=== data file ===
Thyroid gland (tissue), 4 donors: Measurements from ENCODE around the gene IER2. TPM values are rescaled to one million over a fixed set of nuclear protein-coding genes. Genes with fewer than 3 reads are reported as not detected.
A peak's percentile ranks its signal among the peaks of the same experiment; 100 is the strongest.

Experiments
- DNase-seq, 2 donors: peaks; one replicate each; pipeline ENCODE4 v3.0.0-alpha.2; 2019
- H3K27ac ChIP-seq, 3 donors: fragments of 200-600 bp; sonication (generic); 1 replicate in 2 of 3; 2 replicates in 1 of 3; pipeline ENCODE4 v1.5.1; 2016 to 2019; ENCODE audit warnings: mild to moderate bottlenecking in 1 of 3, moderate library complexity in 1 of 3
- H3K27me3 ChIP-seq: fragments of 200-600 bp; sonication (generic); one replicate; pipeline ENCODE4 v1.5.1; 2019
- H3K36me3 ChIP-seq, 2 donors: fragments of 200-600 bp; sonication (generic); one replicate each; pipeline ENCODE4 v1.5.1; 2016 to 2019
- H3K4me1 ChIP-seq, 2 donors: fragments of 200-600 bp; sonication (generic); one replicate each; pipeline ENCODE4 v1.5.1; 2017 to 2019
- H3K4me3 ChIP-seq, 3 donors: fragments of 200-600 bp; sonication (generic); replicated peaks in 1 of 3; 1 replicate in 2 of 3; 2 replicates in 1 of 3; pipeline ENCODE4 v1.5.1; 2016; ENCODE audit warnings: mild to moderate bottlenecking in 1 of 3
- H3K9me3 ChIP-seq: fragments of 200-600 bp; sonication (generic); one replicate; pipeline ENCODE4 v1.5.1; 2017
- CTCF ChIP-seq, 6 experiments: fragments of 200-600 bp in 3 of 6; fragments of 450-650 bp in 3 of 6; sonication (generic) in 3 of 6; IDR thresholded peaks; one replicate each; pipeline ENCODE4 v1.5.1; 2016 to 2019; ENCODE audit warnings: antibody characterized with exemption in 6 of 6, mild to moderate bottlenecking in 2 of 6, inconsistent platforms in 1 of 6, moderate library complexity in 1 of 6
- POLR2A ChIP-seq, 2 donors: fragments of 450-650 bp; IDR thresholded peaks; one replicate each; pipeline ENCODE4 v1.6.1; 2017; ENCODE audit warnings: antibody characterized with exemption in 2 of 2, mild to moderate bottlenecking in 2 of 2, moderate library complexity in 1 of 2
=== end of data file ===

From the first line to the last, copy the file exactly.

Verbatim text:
Thyroid gland (tissue), 4 donors: Measurements from ENCODE around the gene IER2. TPM values are rescaled to one million over a fixed set of nuclear protein-coding genes. Genes with fewer than 3 reads are reported as not detected.
A peak's percentile ranks its signal among the peaks of the same experiment; 100 is the strongest.

Experiments
- DNase-seq, 2 donors: peaks; one replicate each; pipeline ENCODE4 v3.0.0-alpha.2; 2019
- H3K27ac ChIP-seq, 3 donors: fragments of 200-600 bp; sonication (generic); 1 replicate in 2 of 3; 2 replicates in 1 of 3; pipeline ENCODE4 v1.5.1; 2016 to 2019; ENCODE audit warnings: mild to moderate bottlenecking in 1 of 3, moderate library complexity in 1 of 3
- H3K27me3 ChIP-seq: fragments of 200-600 bp; sonication (generic); one replicate; pipeline ENCODE4 v1.5.1; 2019
- H3K36me3 ChIP-seq, 2 donors: fragments of 200-600 bp; sonication (generic); one replicate each; pipeline ENCODE4 v1.5.1; 2016 to 2019
- H3K4me1 ChIP-seq, 2 donors: fragments of 200-600 bp; sonication (generic); one replicate each; pipeline ENCODE4 v1.5.1; 2017 to 2019
- H3K4me3 ChIP-seq, 3 donors: fragments of 200-600 bp; sonication (generic); replicated peaks in 1 of 3; 1 replicate in 2 of 3; 2 replicates in 1 of 3; pipeline ENCODE4 v1.5.1; 2016; ENCODE audit warnings: mild to moderate bottlenecking in 1 of 3
- H3K9me3 ChIP-seq: fragments of 200-600 bp; sonication (generic); one replicate; pipeline ENCODE4 v1.5.1; 2017
- CTCF ChIP-seq, 6 experiments: fragments of 200-600 bp in 3 of 6; fragments of 450-650 bp in 3 of 6; sonication (generic) in 3 of 6; IDR thresholded peaks; one replicate each; pipeline ENCODE4 v1.5.1; 2016 to 2019; ENCODE audit warnings: antibody characterized with exemption in 6 of 6, mild to moderate bottlenecking in 2 of 6, inconsistent platforms in 1 of 6, moderate library complexity in 1 of 6
- POLR2A ChIP-seq, 2 donors: fragments of 450-650 bp; IDR thresholded peaks; one replicate each; pipeline ENCODE4 v1.6.1; 2017; ENCODE audit warnings: antibody characterized with exemption in 2 of 2, mild to moderate bottlenecking in 2 of 2, moderate library complexity in 1 of 2